A growing trend in the UK is ‘Dry Bars’ - drinking establishments that are alcohol-free. It feels like a great social cause - but also has some insight behind it that just might make it a great business too.

According to NHS data, in 1998, 71% of 16 to 26-year-olds said they’d had a drink in the week they were questioned about their habits – but by 2010, that figure had fallen by around a third, to 48%. “People in their early 20s and teenage years are growing up with parents who get lashed all the time, and that’s uncool,” says Catherine Salway, founder of dry bar 'Redemption’. "I’ve also heard that there’s a lot of displacement through use of technology. Kids aren’t going out to get drunk because they’ve got so much to stimulate them.“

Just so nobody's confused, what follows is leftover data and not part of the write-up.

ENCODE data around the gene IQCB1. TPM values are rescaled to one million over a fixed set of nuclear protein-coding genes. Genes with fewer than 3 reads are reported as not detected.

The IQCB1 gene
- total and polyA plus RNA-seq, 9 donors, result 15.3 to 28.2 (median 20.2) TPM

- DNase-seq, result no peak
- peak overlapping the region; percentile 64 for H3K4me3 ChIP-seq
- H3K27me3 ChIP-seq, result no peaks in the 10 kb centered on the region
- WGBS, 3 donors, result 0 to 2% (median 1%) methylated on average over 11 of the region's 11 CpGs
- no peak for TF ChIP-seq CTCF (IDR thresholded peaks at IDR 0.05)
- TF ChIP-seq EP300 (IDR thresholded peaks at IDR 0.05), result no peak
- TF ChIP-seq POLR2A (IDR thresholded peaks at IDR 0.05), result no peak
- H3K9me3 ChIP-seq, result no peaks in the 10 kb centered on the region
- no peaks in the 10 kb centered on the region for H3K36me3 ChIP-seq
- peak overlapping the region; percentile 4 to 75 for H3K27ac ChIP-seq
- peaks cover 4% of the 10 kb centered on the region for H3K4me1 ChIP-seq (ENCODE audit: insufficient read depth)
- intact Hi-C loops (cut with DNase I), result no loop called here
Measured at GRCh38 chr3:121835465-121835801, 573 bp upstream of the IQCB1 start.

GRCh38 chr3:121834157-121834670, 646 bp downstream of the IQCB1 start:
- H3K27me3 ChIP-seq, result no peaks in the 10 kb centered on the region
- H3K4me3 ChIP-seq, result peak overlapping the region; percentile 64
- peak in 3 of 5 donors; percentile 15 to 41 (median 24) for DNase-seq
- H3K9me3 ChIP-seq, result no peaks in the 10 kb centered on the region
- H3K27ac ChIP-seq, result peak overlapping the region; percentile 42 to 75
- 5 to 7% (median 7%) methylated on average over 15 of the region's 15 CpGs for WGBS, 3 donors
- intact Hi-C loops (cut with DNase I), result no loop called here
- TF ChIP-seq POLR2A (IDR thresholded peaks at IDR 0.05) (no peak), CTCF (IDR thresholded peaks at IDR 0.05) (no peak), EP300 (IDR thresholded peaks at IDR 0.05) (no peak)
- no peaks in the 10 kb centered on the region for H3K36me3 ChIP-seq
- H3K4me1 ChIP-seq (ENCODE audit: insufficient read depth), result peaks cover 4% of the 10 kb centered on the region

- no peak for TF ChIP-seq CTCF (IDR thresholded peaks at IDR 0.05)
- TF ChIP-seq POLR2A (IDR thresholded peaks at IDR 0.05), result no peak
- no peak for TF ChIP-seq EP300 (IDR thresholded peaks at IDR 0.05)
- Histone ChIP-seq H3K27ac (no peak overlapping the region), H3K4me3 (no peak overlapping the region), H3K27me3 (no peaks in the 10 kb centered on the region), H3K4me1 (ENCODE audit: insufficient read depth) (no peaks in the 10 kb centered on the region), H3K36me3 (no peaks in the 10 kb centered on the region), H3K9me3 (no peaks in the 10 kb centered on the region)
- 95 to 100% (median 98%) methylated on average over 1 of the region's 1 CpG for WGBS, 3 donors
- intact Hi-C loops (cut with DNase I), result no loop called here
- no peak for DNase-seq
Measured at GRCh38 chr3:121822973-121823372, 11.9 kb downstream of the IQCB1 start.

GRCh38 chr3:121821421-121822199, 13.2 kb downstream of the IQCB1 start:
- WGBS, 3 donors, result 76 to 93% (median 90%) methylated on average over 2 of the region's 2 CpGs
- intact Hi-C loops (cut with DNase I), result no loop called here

The interesting thing is how having to provide a great dry experience means needing to innovate in the non-alcolohic beverage space to produce drinks that can be session-consumed in a way that’s closer to alcohol than current, mostly very sweet soft drinks.

We think this is the start of something big.

All about it here.